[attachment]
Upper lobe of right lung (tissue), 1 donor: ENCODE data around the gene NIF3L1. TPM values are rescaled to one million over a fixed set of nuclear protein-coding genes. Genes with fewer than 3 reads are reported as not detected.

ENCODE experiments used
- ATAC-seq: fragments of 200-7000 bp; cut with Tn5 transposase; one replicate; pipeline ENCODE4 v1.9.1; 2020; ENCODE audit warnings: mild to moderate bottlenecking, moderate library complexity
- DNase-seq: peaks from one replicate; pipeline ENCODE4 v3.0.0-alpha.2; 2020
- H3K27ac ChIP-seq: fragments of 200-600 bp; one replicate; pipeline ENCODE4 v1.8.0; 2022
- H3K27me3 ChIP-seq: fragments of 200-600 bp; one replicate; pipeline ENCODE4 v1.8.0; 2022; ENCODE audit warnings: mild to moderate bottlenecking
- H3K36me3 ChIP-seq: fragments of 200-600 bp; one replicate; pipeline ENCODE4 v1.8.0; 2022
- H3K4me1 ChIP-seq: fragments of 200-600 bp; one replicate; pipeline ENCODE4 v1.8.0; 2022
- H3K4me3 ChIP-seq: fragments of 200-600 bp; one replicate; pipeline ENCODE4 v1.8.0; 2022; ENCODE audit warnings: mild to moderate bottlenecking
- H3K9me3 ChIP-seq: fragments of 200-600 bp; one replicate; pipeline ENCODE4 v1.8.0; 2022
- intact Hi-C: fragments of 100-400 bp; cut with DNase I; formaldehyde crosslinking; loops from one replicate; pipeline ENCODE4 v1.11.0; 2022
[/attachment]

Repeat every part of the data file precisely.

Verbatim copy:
Upper lobe of right lung (tissue), 1 donor: ENCODE data around the gene NIF3L1. TPM values are rescaled to one million over a fixed set of nuclear protein-coding genes. Genes with fewer than 3 reads are reported as not detected.

ENCODE experiments used
- ATAC-seq: fragments of 200-7000 bp; cut with Tn5 transposase; one replicate; pipeline ENCODE4 v1.9.1; 2020; ENCODE audit warnings: mild to moderate bottlenecking, moderate library complexity
- DNase-seq: peaks from one replicate; pipeline ENCODE4 v3.0.0-alpha.2; 2020
- H3K27ac ChIP-seq: fragments of 200-600 bp; one replicate; pipeline ENCODE4 v1.8.0; 2022
- H3K27me3 ChIP-seq: fragments of 200-600 bp; one replicate; pipeline ENCODE4 v1.8.0; 2022; ENCODE audit warnings: mild to moderate bottlenecking
- H3K36me3 ChIP-seq: fragments of 200-600 bp; one replicate; pipeline ENCODE4 v1.8.0; 2022
- H3K4me1 ChIP-seq: fragments of 200-600 bp; one replicate; pipeline ENCODE4 v1.8.0; 2022
- H3K4me3 ChIP-seq: fragments of 200-600 bp; one replicate; pipeline ENCODE4 v1.8.0; 2022; ENCODE audit warnings: mild to moderate bottlenecking
- H3K9me3 ChIP-seq: fragments of 200-600 bp; one replicate; pipeline ENCODE4 v1.8.0; 2022
- intact Hi-C: fragments of 100-400 bp; cut with DNase I; formaldehyde crosslinking; loops from one replicate; pipeline ENCODE4 v1.11.0; 2022